Preview for Upcoming Staples High School Production “The Children’s Hour”

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Preview for Upcoming Staples High School Production “The Children’s Hour”

Sofia Ribolla '12 and Charlotte Weber '12 pose for

Sofia Ribolla '12 and Charlotte Weber '12 pose for "The Children's Hour" advertisement | Photo from Staples Players on Facebook.com

Sofia Ribolla '12 and Charlotte Weber '12 pose for "The Children's Hour" advertisement | Photo from Staples Players on Facebook.com

Sofia Ribolla '12 and Charlotte Weber '12 pose for "The Children's Hour" advertisement | Photo from Staples Players on Facebook.com

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Cheyenne Haslett ‘13
Staff Writer

Sofia Ribolla '12 and Charlotte Weber '12 pose for "The Children's Hour" advertisement | Photo from Staples Players on Facebook.com

Staples’ Players most recent show is “The Children’s Hour,” a show that opens the audience up to the betrayal and ambiguity of school girls.

This is not your average play, however. It is a drama directed by one of the many students walking the halls of Staples High School.

“This play is so unbelievable because of what it says about human nature. It forces people to say, ‘Am I like that? Would I do that?’” said Caley Beretta ‘10, the director of the a Black Box production debuting May 28.

Written by Lillian Hellman in 1934, the scandalous plot of “The Children’s Hour” unfolds as one of the many female leads, Mary Tilford – played by Charlotte Weber ’12 – purposefully degrades the two women running her boarding school, Karen Wright – played by Andie Levinson ’10, and Martha Dobie – played by Madeline Seidman ‘13.

Tilford, an angry and mischievous student, is caught in a conversation she has no part in. Relaying the information she has heard, she starts a vicious rumor that Wright and Dobie are having an affair.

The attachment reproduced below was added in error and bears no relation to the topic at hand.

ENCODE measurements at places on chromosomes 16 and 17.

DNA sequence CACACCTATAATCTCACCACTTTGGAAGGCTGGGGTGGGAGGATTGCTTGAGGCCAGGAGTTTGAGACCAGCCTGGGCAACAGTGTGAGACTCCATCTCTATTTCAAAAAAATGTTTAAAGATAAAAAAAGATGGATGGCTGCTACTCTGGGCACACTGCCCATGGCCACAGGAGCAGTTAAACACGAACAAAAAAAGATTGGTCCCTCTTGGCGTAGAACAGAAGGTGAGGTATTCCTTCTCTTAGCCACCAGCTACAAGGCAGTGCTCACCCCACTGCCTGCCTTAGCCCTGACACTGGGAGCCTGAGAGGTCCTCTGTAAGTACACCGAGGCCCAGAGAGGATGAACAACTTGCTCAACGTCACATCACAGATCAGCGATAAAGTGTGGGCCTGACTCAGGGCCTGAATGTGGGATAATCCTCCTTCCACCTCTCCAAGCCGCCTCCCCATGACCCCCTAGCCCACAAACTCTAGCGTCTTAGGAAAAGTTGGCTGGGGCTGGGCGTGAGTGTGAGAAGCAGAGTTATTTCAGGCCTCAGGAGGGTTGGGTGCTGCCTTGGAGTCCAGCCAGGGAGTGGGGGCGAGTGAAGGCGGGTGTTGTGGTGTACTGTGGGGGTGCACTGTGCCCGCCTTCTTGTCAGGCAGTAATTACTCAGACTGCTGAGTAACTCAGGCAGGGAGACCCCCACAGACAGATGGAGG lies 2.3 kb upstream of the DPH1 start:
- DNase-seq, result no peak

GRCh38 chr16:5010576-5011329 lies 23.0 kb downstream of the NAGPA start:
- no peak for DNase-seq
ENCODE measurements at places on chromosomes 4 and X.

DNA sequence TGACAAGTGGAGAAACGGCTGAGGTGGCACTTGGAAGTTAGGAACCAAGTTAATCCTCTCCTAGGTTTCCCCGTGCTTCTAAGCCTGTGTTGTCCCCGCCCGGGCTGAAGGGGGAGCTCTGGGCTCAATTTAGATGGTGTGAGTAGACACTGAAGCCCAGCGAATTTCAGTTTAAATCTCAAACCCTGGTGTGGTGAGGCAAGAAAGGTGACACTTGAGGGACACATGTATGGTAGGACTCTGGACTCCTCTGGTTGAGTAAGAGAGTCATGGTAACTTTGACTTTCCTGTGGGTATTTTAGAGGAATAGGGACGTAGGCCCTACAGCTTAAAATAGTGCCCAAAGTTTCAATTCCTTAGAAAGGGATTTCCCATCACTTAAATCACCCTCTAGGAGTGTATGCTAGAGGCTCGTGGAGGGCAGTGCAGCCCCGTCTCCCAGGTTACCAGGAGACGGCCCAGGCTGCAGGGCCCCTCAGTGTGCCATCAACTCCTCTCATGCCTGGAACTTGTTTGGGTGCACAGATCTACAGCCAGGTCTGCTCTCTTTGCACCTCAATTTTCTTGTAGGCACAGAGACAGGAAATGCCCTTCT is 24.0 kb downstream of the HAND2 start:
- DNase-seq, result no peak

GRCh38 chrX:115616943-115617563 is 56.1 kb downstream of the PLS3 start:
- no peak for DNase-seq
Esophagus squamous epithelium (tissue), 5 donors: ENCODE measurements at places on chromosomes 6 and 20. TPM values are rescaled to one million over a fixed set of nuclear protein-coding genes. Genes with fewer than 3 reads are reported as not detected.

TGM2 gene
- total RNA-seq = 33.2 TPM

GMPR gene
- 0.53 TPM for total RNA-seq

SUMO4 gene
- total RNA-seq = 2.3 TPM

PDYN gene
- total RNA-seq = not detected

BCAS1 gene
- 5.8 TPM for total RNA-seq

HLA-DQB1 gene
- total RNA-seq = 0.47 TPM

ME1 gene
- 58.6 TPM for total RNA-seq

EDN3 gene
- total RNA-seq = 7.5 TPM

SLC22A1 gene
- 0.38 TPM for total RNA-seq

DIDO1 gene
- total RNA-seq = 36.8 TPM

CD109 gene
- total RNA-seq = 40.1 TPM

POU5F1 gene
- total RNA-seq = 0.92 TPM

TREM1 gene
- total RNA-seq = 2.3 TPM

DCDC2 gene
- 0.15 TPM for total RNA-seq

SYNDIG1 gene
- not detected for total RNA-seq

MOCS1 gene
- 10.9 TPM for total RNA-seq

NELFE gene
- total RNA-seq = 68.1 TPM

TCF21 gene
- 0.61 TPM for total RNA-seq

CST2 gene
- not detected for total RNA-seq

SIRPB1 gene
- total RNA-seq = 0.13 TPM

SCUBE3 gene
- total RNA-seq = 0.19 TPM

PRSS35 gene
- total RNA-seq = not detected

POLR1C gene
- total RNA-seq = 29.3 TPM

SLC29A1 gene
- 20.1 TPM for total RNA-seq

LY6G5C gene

One slanderous lie sends the women’s lives into disarray, and they must sort it all out by facing the consequences.

Actress Michelle Pauker ’13, who plays Lois Fisher, a schoolgirl, said that “the play is extremely suspenseful, intense, and the acting is stellar.”

Peter Molesworth ’11, assistant director of “The Children’s Hour,” said, “People should come because there is a lot of talent in the show, it’s entirely student run and produced so we’ve worked insanely hard, it’s also the last show of this year and it’s sure to be amazing.”

This opinion was not uncommon amongst those in the cast. Beretta is admired throughout Players as the driving force behind “The Children’s Hour.” Tyler Jent ’13, who plays a grocery boy and the understudy of Joseph Cardin, said that “Caley is so amazing, I feel like I’m being directed by an adult. The professionalism she has is the same as an adult.”

The majority of the 20-person cast also agreed that Beretta had a knack for making rehearsal enjoyable without getting off-track, a skill very helpful in directing.

The play that Beretta and her cast have been finalizing over the weeks will be opening on Fri. May 28 at 7:30 p.m.  There will also be performances on Sat. May 29 at 2:00 p.m. and 7:30 p.m. as well.

“I have put so much into this show – as has my whole cast and crew – and I am so proud of what the show has become. To see the journey that this cast has taken to get this show on its feet is remarkable,” said Beretta.

Beretta said, “I hope that the school and the town will share our success with us and come see our performance. It will not let you down.”

Want to read more about “The Children’s Hour”? Click here to read Westport Patch’s article.

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